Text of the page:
Tax Help for Investors to Lower Your Tax Bill Including Strategies for Offsetting Gains and Losses

2009 was undeniably a tough year for many of us–taxpayers, homeowners, and investors alike. So how do you plan your taxes so that your investments and taxes can get off on a good start for 2010?

An important aspect of both investment planning and tax planning is to critically and realistically evaluate your investment performance. Based on your earnings, you can determine how to best plan your investments so that you are not falling behind on your taxes in the upcoming new year.

Read on for the year-end tax planning advice for investors like you:

CCH (http://tax.cchgroup.com) reports:

With 2009 winding down, it is a good time to think about steps you can take with your investments to improve both your financial position and your tax situation for the year. Year-end planning presents an opportunity to recognize gains at low rates or to lower your tax bill by recognizing losses.

Long-term stock gains and qualified cash dividends continue to be taxed at favorable rates of 15 percent. For lower-income investors in the 10 and 15 percent income tax brackets, a zero rate applies to stock gains and dividend income. Long-term capital gains rates apply to stock (and other investments) held for more than one year. Qualified dividend rates apply for stock held more than 60 days of a prescribed period around the dividend’s record date. Short-term gains are taxed at ordinary income rates and apply to stock held for one year or less.

These rates continue through 2010, but with federal tax revenues declining, they may not be extended beyond 2010. If investment considerations justify selling your stock, it may be smart to cash in your gains at these favorable rates in 2009. You may also want to invest in dividend-paying stocks to take advantage of these favorable rates. The lower rates do not apply to interest income.

On the other hand, if your stock has declined in value, it may make sense to sell it and recognize the loss. Capital losses have to be netted against capital gains, but net capital losses can be deducted dollar-for-dollar against ordinary income, up to $3,000 a year. Excess capital losses above $3,000 are carried over to the following year and can be deducted against another $3,000 of ordinary income (after netting with any capital gains in the succeeding year).

If you hold stocks with both gains and losses, you can sell the appreciated stock in 2009, to include the income at low capital gains rates, and then sell the depreciated stock in the following year, when the losses could offset ordinary income taxed at a high rate. Other strategies may apply depending upon the extent of your gains and losses.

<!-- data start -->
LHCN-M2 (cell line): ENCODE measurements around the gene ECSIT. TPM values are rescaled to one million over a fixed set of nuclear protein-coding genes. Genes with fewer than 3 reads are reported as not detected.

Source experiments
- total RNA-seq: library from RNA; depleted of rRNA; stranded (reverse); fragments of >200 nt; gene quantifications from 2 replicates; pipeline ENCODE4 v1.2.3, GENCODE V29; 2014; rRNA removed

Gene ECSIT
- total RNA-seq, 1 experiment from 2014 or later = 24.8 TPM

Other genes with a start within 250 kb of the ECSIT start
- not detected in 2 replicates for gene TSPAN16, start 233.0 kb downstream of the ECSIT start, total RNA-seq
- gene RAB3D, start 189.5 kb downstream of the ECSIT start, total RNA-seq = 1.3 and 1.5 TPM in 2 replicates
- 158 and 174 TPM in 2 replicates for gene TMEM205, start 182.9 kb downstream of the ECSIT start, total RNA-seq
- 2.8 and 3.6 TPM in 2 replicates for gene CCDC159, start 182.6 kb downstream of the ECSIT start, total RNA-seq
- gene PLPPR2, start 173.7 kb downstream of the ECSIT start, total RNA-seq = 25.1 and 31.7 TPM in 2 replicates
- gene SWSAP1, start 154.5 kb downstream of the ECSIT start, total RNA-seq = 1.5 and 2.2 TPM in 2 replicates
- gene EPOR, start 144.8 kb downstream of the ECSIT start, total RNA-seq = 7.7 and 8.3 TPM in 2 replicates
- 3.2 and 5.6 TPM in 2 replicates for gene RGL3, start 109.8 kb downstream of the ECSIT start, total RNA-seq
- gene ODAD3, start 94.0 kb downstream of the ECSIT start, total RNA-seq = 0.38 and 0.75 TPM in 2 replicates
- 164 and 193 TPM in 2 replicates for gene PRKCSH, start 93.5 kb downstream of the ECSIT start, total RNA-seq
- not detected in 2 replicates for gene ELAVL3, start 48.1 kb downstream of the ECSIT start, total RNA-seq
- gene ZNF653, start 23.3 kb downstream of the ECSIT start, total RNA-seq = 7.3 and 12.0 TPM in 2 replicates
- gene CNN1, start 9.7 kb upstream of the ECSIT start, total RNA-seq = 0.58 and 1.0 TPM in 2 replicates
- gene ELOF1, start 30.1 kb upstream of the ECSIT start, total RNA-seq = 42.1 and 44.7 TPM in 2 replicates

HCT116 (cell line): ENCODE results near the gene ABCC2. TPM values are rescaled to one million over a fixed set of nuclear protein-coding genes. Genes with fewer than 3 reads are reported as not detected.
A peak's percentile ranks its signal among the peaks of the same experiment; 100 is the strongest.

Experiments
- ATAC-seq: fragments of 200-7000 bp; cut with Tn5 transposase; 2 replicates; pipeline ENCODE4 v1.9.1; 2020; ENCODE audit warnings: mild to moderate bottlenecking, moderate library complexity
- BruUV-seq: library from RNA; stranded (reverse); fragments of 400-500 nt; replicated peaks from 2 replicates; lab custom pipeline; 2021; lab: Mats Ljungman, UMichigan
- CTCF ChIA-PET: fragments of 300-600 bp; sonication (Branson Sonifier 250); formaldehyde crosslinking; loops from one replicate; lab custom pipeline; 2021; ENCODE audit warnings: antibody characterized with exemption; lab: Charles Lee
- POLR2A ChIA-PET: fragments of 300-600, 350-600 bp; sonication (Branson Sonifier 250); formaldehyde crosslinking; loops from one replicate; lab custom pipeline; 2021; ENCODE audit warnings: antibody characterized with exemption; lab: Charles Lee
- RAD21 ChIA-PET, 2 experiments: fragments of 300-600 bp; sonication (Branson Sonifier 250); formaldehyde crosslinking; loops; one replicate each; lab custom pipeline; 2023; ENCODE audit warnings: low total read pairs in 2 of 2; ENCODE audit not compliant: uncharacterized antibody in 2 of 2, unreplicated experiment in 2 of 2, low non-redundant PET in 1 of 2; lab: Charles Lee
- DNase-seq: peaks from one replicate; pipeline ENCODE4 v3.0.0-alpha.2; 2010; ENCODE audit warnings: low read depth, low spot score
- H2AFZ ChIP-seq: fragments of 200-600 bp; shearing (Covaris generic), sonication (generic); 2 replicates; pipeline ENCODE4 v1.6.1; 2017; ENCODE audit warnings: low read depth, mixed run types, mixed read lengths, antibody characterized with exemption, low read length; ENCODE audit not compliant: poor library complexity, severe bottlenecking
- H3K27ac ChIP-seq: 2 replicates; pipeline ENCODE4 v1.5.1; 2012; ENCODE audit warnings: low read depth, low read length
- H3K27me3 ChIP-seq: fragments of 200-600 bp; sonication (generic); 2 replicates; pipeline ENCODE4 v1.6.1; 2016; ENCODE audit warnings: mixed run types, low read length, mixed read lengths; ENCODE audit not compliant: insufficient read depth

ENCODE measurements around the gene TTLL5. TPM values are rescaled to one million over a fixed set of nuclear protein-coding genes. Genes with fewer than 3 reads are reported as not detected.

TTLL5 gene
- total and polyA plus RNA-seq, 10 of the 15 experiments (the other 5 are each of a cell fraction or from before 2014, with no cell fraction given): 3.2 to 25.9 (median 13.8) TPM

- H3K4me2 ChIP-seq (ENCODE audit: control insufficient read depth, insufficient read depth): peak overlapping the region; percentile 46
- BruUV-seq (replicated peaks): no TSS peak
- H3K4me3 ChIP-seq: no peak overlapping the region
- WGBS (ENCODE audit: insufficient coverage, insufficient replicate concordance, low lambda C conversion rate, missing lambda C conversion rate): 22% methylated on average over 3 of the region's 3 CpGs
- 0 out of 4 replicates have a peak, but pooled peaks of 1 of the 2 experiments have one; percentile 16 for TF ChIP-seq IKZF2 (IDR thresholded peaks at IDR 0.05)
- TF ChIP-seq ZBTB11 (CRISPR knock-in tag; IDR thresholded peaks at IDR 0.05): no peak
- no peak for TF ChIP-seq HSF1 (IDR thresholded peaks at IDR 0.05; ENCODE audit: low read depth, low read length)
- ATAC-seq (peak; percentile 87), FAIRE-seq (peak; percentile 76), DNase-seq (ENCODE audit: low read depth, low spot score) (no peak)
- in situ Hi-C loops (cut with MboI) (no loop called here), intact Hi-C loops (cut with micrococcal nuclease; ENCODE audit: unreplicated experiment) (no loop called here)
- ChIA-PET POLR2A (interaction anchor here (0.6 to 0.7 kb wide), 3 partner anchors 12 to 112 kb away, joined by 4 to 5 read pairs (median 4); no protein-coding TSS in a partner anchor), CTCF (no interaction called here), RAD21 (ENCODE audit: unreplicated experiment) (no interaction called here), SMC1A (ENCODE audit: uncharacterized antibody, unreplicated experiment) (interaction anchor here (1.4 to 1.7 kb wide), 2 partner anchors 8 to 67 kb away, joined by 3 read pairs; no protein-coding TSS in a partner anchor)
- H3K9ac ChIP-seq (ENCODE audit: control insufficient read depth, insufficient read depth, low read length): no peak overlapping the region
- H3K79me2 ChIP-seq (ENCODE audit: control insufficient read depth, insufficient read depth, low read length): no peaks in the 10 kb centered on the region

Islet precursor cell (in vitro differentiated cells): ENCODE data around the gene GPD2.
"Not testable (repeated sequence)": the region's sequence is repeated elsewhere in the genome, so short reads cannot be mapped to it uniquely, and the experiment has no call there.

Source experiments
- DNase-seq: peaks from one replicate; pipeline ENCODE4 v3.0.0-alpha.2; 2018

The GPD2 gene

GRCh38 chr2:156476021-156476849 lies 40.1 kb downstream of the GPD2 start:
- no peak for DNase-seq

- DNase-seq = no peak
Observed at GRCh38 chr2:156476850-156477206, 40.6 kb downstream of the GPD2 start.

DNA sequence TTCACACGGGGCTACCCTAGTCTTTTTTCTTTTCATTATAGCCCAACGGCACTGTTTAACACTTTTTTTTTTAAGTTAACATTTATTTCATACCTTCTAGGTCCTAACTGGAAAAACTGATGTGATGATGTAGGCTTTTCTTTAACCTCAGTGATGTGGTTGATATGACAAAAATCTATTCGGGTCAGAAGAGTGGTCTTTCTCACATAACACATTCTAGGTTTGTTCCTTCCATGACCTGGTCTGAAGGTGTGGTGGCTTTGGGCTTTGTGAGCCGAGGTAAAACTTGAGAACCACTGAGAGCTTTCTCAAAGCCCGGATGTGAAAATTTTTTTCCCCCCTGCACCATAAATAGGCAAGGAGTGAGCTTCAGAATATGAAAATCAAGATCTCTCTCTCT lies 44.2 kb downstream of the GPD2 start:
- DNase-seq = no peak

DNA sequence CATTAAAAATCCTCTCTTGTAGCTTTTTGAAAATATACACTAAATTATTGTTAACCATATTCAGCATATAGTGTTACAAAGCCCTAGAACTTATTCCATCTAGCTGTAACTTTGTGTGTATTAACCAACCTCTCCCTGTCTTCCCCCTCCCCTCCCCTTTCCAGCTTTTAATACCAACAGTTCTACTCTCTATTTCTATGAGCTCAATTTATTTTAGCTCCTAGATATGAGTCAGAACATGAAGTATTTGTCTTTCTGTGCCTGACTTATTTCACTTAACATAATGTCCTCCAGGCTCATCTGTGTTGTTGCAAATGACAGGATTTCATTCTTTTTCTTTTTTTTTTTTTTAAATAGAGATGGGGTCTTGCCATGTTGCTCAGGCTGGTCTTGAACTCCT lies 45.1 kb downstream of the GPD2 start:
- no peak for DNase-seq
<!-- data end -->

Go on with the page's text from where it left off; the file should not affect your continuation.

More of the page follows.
If you expect the market to improve, you may want to hold on to your stock, even if it has dropped in value. It may be tempting to sell the stock, to recognize the loss, and then repurchase the same stock. However, the tax code will not let you take the loss if you purchase identical stock within 30 days before or after you sell your shares. So another option is to sell your shares, wait 31 days, and then repurchase the stock.

Another type of investment that some individuals hold is an interest in a passthrough entity, such as a partnership or S corporation. If the entity has losses for 2009, the losses flow through to you, the investor. To ensure that you can deduct the losses fully, you may want to increase the basis of your interest. You can do this by making a capital contribution to the partnership or S corporation. You can also increase your S corporation basis by lending money to the corporation, and can increase your partnership basis by increasing your share of partnership liabilities.

Another consideration is the passive activity rules. If you do not materially participate in the entity’s management, the losses can only be deducted against passive activity gains. You may want to increase your involvement in management so that you can use the losses to offset ordinary income.

If you find yourself in IRS trouble because you owe back taxes, you need to get tax help now before the IRS slams you with severe tax penalties. You can get tax help from a tax attorney or CPA from Tax Resolution Services to settle your IRS debt by calling us today at 1-866-477-7762 for a free tax resolution consultation or visit www.taxresolution.com

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